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pistachio compound


tony h
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Hi

I've seen something called pistachio compound mentioned in a few places but I do not not know what it is.

Can someone explain? I think it the thing I've been looking - concentrate of pistachio that could be used to to flavour ice cream - but I'm not entirely sure.

Thanks

Tony

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DONT use it !!! most of the time its some bad pistacchios with a lot of bitteralmond flavouring and some green color !!!

if you need it in a recipe do the following:

take a prefered amount of californian peeled pistacchios, split in two equal

parts, roast one part in the oven until SLIGHTLY colored, put both

parts in thermomix or robot coupe and mix while hot until you got

a semiliquid pistacchio paste, use as indicated ;-)

that usually takes only 20 mins. or so. if you put the paste in an airtight container

it will last easily 12 months in the freezer..

cheers

t.

toertchen toertchen

patissier chocolatier cafe

cologne, germany

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I love pistachios in desserts, confections and baked goods. I have found that the best way to bring out the most flavor is to do as schneich advises and roast half. However I steam the unroasted ones for ten minutes and then continue with the process.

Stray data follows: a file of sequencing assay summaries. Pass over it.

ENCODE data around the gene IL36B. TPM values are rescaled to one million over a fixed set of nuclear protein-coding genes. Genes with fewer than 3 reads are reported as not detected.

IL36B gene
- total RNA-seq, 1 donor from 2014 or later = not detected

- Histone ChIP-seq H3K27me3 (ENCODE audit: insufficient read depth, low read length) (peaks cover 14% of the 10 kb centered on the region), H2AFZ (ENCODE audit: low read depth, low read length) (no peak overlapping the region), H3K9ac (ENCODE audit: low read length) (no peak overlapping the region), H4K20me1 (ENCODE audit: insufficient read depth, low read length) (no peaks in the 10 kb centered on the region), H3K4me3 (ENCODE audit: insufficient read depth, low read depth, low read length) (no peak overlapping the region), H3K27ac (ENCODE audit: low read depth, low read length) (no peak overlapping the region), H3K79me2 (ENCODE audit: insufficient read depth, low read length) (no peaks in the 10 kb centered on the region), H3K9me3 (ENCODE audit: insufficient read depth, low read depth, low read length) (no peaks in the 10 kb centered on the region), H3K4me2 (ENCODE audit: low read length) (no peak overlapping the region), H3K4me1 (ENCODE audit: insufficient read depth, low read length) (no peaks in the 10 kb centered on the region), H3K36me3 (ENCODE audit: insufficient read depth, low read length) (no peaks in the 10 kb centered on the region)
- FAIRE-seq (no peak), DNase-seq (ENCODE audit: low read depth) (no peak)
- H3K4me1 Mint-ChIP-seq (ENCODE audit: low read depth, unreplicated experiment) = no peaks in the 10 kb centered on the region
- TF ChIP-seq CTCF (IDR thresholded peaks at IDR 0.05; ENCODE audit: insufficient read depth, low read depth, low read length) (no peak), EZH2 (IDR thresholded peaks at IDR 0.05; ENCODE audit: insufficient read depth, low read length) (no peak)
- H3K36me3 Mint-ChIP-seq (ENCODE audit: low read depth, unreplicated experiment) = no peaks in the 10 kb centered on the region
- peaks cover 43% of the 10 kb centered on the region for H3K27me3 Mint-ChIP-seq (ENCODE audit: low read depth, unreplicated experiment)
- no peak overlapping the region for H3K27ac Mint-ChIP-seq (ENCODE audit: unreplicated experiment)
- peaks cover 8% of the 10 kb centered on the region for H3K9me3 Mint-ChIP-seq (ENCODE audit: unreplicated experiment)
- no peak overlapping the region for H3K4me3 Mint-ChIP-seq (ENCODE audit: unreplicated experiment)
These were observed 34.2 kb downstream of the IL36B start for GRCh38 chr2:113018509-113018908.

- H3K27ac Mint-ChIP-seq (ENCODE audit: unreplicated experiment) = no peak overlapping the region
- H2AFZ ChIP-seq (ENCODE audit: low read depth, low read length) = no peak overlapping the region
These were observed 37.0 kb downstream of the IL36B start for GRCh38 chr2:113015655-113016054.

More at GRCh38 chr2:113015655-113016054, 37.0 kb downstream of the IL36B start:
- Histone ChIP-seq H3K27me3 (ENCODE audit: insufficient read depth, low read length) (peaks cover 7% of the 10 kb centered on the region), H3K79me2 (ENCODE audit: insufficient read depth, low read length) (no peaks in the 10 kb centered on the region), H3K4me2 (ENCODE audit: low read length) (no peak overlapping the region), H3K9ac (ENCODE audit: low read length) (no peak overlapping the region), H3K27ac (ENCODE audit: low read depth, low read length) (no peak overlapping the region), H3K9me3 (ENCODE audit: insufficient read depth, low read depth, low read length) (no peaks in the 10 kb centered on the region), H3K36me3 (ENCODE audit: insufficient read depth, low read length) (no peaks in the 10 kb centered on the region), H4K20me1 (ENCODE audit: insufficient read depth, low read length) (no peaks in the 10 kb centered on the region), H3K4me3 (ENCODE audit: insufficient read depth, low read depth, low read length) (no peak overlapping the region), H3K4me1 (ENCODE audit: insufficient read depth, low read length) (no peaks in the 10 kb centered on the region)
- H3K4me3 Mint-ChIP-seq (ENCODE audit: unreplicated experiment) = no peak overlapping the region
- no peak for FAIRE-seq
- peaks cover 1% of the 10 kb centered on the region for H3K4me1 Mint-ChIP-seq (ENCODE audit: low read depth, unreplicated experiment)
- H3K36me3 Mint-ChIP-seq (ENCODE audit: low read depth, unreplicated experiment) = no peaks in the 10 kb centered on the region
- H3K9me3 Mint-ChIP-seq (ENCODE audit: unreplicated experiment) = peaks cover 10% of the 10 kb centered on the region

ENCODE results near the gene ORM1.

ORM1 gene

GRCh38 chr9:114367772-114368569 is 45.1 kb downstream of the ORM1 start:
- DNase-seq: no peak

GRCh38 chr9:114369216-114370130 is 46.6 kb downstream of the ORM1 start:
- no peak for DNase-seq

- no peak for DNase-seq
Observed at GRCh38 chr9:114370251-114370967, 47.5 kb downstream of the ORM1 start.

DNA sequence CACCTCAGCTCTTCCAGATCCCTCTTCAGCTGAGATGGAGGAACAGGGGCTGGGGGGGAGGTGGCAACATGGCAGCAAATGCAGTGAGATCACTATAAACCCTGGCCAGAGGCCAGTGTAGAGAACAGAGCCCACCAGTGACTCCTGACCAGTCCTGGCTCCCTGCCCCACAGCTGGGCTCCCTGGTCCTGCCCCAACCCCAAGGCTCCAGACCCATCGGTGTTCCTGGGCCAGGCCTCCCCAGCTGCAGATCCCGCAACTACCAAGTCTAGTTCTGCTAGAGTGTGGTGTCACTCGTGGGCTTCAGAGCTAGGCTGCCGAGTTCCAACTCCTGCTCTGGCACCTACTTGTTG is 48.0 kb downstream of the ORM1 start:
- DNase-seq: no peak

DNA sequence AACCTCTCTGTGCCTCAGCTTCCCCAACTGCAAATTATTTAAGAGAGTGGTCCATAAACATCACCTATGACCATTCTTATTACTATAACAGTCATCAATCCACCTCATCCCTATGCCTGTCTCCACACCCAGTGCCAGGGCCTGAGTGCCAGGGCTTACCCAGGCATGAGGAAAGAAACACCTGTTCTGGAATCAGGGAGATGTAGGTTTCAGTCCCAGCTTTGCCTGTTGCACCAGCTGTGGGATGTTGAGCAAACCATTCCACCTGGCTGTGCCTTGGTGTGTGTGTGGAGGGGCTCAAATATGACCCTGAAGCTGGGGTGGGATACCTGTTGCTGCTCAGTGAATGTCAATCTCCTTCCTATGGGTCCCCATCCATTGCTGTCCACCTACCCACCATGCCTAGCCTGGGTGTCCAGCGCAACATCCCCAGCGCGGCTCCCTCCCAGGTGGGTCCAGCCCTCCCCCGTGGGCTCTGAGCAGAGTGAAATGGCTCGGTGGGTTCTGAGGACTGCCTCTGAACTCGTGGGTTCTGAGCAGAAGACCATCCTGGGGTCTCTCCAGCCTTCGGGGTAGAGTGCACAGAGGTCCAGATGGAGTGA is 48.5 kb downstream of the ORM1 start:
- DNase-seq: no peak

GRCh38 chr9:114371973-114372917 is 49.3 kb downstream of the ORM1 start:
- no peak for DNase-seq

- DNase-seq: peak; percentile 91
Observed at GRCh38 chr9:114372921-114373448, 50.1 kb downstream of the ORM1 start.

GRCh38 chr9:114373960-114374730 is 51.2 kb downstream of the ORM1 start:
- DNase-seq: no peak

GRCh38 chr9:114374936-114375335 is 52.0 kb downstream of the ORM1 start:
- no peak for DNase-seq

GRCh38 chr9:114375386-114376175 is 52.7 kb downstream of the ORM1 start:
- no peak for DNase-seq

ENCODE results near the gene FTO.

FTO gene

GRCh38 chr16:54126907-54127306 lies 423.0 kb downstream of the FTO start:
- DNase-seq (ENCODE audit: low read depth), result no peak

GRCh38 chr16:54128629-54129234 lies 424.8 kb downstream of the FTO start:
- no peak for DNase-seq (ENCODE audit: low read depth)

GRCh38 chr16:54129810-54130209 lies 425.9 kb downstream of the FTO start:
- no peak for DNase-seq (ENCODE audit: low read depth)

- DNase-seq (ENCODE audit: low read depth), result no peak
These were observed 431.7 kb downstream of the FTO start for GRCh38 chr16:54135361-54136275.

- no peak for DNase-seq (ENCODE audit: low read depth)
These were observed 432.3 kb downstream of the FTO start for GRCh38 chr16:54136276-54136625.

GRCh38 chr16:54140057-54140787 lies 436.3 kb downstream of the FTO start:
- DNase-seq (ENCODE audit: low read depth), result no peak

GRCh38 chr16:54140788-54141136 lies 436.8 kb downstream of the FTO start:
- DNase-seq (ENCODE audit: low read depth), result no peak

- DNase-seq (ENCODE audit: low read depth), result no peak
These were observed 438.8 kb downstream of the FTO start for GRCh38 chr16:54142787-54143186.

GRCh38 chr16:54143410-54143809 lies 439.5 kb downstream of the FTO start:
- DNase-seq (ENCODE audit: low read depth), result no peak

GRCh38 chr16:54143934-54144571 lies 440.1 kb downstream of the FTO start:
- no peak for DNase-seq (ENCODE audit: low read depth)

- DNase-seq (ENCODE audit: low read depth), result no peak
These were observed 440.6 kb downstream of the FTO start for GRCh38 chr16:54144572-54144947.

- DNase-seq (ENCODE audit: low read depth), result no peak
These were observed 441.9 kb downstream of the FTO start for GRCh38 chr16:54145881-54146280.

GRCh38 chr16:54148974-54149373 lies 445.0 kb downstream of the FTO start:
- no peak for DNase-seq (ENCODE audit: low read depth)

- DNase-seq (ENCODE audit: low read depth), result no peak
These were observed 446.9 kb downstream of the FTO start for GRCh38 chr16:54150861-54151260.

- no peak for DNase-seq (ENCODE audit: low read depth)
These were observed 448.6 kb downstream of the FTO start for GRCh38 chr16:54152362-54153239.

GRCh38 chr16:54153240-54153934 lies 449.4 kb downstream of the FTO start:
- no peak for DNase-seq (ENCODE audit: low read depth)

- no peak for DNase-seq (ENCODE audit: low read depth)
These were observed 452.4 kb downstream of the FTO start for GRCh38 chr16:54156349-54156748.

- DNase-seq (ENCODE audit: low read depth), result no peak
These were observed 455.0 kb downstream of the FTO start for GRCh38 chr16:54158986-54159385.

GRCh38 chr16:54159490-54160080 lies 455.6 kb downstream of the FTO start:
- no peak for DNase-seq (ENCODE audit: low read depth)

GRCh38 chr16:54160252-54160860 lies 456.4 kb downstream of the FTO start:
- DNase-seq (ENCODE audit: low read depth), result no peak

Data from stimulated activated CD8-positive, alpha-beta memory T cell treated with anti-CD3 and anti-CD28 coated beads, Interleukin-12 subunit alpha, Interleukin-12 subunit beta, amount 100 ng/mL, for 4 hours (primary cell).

In my opinion, the steaming brings out some of the flavor compounds that don't develop without heating.

I began doing this after getting a tour of a facility that makes nut flours - (they gave me little bags of products to sample) - and noted that some of the nuts, notably pistachios, almonds and filberts, were roasted briefly then blanched (to remove skins), then steamed and dried with hot air prior to being ground into flour.

As the flavor of their products was better than I had achieved on my own at home, I began the steaming and drying step prior to grinding and I think the results justify the extra step.

Try it with a small amount, see what you think.

Edited by andiesenji (log)

"There are, it has been said, two types of people in the world. There are those who say: this glass is half full. And then there are those who say: this glass is half empty. The world belongs, however, to those who can look at the glass and say: What's up with this glass? Excuse me? Excuse me? This is my glass? I don't think so. My glass was full! And it was a bigger glass!" Terry Pratchett

 

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